What I noticed the most about Kyrandia is the beautiful environments. You start off exploring forests, but eventually move onto caverns, homes, beaches, and castles. When you walk far left or right as you can in the forest, you come across the cliff with breathtaking views of the ocean. There were some amazing scenes within the labyrinth as well. The individual inventory objects look good as well.
The music is well composed and it goes well with the environment that you are in. Of course, the CD-ROM version contains full speech, and I was lucky to get hold of this. Out of all the characters in the game, I enjoyed Malcolm the most, as I can always remember his infamous laugh. Other than that, I liked clicking on Brandon himself and having him saying these random quotes. As for the sound effects, the only ones that I like were those when picking up and placing objects in an inventory slot, and also when potions were mixed together.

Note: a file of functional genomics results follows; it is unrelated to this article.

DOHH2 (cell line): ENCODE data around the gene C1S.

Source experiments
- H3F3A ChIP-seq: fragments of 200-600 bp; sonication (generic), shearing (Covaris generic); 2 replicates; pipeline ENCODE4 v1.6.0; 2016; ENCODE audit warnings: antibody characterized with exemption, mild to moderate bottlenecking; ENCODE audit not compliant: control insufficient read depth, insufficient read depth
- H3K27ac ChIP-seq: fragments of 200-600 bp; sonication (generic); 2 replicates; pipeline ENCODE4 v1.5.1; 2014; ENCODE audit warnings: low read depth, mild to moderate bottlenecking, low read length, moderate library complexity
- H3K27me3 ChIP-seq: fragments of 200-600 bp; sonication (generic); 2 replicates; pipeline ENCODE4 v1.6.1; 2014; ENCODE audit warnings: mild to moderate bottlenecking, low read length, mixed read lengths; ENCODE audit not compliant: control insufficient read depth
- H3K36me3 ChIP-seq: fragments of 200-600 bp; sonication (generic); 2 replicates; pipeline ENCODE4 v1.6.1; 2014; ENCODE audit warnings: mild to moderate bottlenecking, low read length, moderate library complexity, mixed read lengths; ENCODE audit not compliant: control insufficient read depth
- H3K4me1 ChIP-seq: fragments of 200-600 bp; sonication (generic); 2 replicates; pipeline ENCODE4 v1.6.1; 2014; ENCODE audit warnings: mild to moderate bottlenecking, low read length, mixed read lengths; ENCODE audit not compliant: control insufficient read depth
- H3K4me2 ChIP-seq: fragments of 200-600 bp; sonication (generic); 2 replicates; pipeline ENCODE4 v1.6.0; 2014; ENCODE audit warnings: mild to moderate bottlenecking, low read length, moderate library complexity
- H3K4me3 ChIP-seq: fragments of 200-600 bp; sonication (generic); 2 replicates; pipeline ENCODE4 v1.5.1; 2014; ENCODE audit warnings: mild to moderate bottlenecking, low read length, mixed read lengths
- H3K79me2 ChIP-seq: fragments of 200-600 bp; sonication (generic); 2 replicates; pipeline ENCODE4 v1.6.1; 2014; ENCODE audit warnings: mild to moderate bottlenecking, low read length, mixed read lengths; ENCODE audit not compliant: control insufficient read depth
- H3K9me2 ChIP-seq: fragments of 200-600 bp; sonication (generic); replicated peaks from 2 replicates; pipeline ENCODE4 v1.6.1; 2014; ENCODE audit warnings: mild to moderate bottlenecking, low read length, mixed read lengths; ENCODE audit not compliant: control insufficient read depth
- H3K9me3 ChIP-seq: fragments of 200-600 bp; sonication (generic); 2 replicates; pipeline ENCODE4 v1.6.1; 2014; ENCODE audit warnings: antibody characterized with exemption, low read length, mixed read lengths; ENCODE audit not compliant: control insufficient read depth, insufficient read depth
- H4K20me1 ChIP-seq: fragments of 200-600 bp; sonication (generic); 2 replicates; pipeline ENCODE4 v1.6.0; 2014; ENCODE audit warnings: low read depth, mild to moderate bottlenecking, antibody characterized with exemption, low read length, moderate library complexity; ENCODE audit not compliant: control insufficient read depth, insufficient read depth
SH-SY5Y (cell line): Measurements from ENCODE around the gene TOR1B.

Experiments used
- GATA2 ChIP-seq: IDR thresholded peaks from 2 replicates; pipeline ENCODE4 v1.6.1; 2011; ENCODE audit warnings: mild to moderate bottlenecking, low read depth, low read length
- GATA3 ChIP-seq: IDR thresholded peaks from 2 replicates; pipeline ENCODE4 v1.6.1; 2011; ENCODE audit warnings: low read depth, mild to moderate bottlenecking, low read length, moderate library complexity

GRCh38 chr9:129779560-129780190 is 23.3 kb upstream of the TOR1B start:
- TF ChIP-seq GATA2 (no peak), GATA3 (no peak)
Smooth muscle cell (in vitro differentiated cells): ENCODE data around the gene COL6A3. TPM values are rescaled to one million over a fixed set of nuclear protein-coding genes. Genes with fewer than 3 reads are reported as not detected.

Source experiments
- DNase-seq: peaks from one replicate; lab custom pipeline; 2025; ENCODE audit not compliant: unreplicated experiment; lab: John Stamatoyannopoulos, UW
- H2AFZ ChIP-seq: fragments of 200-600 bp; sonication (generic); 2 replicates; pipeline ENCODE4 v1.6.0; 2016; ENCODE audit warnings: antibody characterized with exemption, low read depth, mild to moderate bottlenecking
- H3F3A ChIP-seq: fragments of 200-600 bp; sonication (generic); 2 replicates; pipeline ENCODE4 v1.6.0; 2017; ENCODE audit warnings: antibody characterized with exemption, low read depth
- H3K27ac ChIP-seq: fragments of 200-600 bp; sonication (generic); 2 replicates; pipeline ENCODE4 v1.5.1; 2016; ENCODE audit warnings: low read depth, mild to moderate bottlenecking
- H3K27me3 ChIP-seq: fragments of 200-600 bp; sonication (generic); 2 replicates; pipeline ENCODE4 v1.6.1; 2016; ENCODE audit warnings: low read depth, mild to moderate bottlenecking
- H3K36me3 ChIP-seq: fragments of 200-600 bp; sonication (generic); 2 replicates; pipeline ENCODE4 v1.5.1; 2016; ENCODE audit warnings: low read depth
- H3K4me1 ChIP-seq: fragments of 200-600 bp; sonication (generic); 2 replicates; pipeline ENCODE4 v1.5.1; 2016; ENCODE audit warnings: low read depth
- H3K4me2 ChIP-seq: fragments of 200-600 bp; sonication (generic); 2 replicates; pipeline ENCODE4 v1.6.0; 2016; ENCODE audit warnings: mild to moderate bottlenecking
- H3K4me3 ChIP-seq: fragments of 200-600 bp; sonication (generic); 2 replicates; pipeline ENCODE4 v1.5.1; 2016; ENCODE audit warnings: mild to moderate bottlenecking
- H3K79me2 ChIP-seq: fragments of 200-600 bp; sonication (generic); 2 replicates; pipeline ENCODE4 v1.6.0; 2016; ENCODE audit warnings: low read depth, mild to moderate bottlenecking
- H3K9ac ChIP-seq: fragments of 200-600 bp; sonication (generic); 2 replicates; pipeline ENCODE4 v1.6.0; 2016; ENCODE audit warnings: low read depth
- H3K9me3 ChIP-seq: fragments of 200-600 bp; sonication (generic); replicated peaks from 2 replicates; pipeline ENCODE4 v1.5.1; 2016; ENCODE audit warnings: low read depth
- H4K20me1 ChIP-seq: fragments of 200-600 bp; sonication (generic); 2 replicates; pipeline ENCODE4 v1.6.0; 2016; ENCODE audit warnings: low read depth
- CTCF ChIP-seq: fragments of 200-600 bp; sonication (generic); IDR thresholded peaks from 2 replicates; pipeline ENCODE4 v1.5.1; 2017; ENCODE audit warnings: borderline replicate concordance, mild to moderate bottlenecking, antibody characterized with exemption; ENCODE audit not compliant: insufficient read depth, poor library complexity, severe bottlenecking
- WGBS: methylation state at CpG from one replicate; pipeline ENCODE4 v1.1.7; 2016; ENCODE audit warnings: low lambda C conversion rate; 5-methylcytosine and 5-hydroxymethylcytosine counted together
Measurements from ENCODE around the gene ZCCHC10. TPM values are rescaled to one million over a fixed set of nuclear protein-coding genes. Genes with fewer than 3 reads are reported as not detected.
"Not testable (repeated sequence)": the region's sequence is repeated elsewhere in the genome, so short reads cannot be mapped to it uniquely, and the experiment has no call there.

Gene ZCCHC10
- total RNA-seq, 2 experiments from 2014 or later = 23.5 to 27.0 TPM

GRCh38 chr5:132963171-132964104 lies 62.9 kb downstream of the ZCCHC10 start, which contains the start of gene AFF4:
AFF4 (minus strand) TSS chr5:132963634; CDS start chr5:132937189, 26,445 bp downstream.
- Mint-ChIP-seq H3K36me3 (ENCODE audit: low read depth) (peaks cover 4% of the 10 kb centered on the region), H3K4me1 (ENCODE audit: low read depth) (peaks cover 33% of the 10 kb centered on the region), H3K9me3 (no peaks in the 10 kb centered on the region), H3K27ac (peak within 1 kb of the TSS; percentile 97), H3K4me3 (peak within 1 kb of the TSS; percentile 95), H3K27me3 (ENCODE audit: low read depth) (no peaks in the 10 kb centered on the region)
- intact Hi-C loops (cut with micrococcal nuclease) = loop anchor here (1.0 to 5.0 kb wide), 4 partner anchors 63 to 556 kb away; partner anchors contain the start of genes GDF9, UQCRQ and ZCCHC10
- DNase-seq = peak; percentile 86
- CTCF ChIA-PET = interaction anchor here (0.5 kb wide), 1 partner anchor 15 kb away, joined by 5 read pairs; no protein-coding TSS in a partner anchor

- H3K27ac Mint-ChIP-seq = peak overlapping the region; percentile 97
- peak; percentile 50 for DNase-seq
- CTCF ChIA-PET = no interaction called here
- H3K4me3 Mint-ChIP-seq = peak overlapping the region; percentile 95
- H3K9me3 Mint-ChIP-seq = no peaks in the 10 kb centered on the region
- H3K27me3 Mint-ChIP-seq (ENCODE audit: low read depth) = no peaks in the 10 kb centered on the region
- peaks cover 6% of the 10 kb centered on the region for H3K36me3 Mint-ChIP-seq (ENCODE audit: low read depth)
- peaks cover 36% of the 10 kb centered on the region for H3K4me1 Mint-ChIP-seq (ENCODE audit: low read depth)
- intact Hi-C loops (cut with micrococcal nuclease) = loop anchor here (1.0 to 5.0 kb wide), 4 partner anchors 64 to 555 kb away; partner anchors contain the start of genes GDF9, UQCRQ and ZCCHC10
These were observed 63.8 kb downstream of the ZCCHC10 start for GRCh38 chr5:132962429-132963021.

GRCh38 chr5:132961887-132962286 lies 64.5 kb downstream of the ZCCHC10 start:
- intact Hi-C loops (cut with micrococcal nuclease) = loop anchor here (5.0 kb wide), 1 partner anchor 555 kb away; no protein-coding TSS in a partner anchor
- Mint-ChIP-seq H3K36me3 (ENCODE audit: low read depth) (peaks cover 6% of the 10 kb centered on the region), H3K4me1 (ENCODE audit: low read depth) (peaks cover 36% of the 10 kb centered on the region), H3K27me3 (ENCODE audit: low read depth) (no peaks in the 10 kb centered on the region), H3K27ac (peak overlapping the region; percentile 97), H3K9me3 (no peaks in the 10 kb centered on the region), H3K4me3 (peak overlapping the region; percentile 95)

Kyrandia has some insane puzzles. Early in the game, you are supposed to put four gems in a marble altar in order to receive something from it. You are not told what these gems are or where you get them. Instead, you have to do some trial-and-error to see what gems do or do not work. Most of the gems are scattered around the forest, but whatever gem that you see might already be the ones that you tried. Another illogical puzzle is getting through the maddening labyrinth without getting killed. You are required to light up each room, and you have to know where to put the lights.